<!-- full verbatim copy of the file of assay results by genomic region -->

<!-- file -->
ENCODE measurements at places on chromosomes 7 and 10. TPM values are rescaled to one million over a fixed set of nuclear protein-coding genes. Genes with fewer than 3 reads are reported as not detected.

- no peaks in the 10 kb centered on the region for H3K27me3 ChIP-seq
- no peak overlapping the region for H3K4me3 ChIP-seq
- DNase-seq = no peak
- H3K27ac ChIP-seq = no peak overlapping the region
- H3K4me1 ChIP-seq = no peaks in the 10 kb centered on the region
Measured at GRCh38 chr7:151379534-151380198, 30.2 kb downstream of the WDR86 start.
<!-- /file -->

ENCODE measurements at places on chromosomes 7 and 10. TPM values are rescaled to one million over a fixed set of nuclear protein-coding genes. Genes with fewer than 3 reads are reported as not detected.

- no peaks in the 10 kb centered on the region for H3K27me3 ChIP-seq
- no peak overlapping the region for H3K4me3 ChIP-seq
- DNase-seq = no peak
- H3K27ac ChIP-seq = no peak overlapping the region
- H3K4me1 ChIP-seq = no peaks in the 10 kb centered on the region
Measured at GRCh38 chr7:151379534-151380198, 30.2 kb downstream of the WDR86 start.